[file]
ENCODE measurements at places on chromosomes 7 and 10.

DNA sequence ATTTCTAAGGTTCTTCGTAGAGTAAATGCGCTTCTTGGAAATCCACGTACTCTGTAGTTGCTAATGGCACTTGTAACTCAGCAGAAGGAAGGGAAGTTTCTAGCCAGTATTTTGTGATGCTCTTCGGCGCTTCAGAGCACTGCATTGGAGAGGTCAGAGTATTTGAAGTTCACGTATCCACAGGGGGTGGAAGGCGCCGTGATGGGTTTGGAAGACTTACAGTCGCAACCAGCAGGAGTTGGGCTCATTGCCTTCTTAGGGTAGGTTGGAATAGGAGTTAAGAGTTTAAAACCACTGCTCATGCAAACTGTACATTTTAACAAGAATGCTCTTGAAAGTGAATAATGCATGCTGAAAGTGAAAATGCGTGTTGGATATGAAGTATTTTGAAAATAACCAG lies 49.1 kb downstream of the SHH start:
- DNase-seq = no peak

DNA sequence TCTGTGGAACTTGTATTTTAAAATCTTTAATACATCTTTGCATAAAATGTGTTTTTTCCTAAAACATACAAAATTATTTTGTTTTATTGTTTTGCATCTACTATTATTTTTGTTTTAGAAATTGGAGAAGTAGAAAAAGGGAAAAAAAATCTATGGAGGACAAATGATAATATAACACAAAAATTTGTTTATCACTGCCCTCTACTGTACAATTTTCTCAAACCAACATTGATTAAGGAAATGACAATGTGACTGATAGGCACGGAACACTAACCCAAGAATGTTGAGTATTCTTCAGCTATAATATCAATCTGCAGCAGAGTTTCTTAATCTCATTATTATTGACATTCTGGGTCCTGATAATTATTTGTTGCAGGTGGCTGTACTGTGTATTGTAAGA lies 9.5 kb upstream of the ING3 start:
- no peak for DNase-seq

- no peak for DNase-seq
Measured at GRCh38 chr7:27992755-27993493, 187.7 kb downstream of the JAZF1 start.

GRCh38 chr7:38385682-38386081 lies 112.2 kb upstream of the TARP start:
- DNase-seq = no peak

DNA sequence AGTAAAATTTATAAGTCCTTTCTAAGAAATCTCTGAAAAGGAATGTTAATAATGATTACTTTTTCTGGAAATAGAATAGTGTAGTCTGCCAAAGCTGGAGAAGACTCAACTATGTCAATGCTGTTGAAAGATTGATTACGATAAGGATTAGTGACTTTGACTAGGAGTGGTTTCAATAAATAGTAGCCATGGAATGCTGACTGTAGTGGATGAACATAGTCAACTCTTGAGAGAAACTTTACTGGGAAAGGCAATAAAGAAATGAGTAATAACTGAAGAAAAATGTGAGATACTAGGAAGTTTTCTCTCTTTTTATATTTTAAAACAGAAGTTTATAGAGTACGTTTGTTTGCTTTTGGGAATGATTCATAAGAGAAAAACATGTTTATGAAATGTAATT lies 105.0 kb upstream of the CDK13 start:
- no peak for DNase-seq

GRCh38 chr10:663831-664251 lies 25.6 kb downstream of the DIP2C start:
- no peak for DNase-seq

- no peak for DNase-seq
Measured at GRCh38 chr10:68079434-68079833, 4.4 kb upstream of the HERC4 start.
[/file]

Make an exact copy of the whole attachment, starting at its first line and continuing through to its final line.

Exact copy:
ENCODE measurements at places on chromosomes 7 and 10.

DNA sequence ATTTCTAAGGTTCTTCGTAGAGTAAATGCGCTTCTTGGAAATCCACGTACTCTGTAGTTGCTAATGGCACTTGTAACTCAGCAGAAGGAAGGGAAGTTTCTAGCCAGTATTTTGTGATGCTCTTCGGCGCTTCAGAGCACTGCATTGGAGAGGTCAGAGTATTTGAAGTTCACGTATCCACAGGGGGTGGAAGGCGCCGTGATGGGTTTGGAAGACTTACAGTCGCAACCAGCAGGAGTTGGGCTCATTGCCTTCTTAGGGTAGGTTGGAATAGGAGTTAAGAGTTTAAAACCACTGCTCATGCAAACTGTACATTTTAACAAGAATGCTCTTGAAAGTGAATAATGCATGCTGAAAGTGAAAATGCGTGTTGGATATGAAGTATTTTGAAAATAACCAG lies 49.1 kb downstream of the SHH start:
- DNase-seq = no peak

DNA sequence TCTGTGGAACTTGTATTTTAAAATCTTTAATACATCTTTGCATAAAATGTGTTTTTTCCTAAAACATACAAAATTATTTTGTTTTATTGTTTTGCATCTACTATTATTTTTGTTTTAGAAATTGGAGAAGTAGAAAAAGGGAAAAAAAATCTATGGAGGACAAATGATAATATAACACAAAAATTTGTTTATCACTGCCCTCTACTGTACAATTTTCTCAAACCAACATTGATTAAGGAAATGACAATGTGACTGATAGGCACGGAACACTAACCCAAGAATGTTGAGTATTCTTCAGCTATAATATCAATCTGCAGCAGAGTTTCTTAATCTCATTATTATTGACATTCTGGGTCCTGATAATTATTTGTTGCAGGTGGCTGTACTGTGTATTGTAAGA lies 9.5 kb upstream of the ING3 start:
- no peak for DNase-seq

- no peak for DNase-seq
Measured at GRCh38 chr7:27992755-27993493, 187.7 kb downstream of the JAZF1 start.

GRCh38 chr7:38385682-38386081 lies 112.2 kb upstream of the TARP start:
- DNase-seq = no peak

DNA sequence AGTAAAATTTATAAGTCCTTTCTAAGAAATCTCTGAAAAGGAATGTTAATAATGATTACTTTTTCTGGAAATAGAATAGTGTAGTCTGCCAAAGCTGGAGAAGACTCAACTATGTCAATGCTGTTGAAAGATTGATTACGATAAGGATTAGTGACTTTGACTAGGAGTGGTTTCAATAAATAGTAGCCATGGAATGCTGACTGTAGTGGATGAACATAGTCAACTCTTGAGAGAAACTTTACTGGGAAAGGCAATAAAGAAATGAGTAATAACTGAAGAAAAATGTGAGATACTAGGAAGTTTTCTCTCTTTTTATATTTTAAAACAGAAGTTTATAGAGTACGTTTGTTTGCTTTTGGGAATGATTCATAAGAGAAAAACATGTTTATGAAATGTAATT lies 105.0 kb upstream of the CDK13 start:
- no peak for DNase-seq

GRCh38 chr10:663831-664251 lies 25.6 kb downstream of the DIP2C start:
- no peak for DNase-seq

- no peak for DNase-seq
Measured at GRCh38 chr10:68079434-68079833, 4.4 kb upstream of the HERC4 start.